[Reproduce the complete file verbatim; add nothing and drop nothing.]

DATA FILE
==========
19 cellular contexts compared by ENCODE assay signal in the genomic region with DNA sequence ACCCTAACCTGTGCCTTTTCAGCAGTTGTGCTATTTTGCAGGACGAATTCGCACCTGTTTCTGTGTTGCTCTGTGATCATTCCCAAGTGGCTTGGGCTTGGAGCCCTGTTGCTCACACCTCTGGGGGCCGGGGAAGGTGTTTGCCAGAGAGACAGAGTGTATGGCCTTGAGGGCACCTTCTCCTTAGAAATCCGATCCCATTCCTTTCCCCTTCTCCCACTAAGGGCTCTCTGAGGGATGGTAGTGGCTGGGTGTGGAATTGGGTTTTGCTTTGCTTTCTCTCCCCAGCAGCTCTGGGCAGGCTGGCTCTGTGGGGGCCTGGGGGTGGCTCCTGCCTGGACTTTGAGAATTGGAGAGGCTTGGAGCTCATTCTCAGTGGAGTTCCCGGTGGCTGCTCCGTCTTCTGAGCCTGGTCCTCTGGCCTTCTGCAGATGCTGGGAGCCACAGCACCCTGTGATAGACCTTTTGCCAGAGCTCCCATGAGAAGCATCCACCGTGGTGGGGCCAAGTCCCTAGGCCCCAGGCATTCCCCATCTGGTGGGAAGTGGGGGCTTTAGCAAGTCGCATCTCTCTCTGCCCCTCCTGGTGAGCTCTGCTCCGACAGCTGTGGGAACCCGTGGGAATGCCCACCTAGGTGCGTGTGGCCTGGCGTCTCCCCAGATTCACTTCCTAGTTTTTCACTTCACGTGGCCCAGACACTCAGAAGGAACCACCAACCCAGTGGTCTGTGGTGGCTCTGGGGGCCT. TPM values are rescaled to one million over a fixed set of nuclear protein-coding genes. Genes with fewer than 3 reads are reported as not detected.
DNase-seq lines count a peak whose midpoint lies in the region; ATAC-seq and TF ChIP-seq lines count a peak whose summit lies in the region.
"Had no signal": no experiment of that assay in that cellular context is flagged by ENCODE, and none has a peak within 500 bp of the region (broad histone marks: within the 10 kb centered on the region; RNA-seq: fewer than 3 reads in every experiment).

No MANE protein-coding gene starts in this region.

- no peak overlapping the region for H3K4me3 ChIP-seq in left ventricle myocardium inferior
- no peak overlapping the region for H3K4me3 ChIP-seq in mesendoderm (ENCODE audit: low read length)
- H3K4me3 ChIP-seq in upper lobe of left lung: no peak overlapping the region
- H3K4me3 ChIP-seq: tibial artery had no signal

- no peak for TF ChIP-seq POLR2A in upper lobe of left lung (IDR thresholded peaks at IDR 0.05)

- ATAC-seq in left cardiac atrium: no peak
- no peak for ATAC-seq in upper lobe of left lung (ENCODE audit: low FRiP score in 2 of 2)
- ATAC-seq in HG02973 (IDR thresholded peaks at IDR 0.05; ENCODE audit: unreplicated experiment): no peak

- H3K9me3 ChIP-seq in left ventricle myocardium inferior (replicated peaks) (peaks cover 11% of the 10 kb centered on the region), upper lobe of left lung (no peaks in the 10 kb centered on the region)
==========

19 cellular contexts compared by ENCODE assay signal in the genomic region with DNA sequence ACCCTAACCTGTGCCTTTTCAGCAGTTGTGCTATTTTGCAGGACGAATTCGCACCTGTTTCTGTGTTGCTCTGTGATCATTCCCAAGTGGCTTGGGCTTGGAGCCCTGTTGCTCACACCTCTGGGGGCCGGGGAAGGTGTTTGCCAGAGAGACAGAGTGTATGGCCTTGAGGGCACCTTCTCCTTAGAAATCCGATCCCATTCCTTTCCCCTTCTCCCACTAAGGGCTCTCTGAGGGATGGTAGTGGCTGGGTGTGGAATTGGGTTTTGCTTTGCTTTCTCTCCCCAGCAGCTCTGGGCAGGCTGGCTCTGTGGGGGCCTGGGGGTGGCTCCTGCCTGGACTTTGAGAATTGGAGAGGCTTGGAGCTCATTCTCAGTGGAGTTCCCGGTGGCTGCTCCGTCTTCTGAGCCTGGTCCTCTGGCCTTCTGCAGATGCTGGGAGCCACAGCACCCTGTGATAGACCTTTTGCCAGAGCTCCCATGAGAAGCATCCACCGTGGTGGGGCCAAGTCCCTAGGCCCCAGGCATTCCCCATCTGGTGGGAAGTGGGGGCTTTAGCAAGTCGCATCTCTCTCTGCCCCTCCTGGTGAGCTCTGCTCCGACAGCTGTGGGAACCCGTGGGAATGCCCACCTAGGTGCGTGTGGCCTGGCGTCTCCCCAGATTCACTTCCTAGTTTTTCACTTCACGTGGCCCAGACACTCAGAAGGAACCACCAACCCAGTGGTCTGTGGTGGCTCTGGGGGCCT. TPM values are rescaled to one million over a fixed set of nuclear protein-coding genes. Genes with fewer than 3 reads are reported as not detected.
DNase-seq lines count a peak whose midpoint lies in the region; ATAC-seq and TF ChIP-seq lines count a peak whose summit lies in the region.
"Had no signal": no experiment of that assay in that cellular context is flagged by ENCODE, and none has a peak within 500 bp of the region (broad histone marks: within the 10 kb centered on the region; RNA-seq: fewer than 3 reads in every experiment).

No MANE protein-coding gene starts in this region.

- no peak overlapping the region for H3K4me3 ChIP-seq in left ventricle myocardium inferior
- no peak overlapping the region for H3K4me3 ChIP-seq in mesendoderm (ENCODE audit: low read length)
- H3K4me3 ChIP-seq in upper lobe of left lung: no peak overlapping the region
- H3K4me3 ChIP-seq: tibial artery had no signal

- no peak for TF ChIP-seq POLR2A in upper lobe of left lung (IDR thresholded peaks at IDR 0.05)

- ATAC-seq in left cardiac atrium: no peak
- no peak for ATAC-seq in upper lobe of left lung (ENCODE audit: low FRiP score in 2 of 2)
- ATAC-seq in HG02973 (IDR thresholded peaks at IDR 0.05; ENCODE audit: unreplicated experiment): no peak

- H3K9me3 ChIP-seq in left ventricle myocardium inferior (replicated peaks) (peaks cover 11% of the 10 kb centered on the region), upper lobe of left lung (no peaks in the 10 kb centered on the region)